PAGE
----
Jesus uses this phrase many times during his ministry, ‘your faith has made you well.’  Jesus does not say to the woman, or anyone else (as many wrongfully believe), that it is based on how much faith she was able to conjure up, but it was the object in which she placed that faith (that is to say, we must place our faith in Jesus Christ).  There is an apparent misunderstanding amongst many Christian believers today about biblical faith.  If I conjure up enough faith, I can have what I want, if I don’t doubt.  However, biblically our faith must be in Jesus Christ, not in attempting to manipulate Him for our own selfish whims as acknowledged in the scriptures, “You ask and do not receive, because you ask amiss, that you may spend it on your pleasures.” and “And whatever we ask we receive from Him, because we keep His commandments and do those things that are pleasing in His sight” (see James 4:3; I John 3:22).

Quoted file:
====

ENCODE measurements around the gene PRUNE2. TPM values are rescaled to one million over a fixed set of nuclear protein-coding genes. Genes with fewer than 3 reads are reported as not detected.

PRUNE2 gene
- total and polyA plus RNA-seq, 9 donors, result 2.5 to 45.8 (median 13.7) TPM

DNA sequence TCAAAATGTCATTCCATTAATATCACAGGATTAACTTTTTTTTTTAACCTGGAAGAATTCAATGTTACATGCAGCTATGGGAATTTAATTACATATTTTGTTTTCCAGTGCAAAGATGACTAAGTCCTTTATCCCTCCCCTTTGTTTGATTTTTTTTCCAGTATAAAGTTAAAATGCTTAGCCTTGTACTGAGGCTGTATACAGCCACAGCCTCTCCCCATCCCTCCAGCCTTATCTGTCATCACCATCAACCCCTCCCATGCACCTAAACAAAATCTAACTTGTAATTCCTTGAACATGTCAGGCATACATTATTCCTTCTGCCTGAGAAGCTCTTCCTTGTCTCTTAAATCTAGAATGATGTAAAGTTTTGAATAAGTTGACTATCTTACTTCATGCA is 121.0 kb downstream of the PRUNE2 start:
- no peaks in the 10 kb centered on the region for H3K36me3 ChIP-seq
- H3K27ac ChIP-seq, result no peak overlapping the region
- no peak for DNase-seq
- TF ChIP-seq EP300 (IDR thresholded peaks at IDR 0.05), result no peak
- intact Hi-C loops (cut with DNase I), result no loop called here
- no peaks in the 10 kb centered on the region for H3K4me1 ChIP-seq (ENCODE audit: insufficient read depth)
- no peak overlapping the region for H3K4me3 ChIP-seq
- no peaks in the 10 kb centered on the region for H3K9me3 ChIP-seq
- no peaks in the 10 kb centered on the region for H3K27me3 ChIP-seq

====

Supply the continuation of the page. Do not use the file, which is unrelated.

Deborah, the Prophetess (Judges chapters 4 and 5).  

After the Children of Israel came out of Egypt under the direction of Moses, entering into the promise land they continued to struggle with obedience to Almighty God – the power and influence of the surrounding nations becomes a constant snare – preventing them from enjoying the full blessing God had promised them in the new promise land.  (Joshua 24:31; Judges 2:7).  The period of judges began roughly around 1450-1000 BC (until King Saul, the first Monarch of Israel began to reign). So, for about 450 years, after walking out of the wilderness God had to raise up Judges, as needed, in order to provide guidance and deliverance when the children of Israel lost their spiritual way (Judges 2:18-19; I Kings 6:1; Acts 13:20).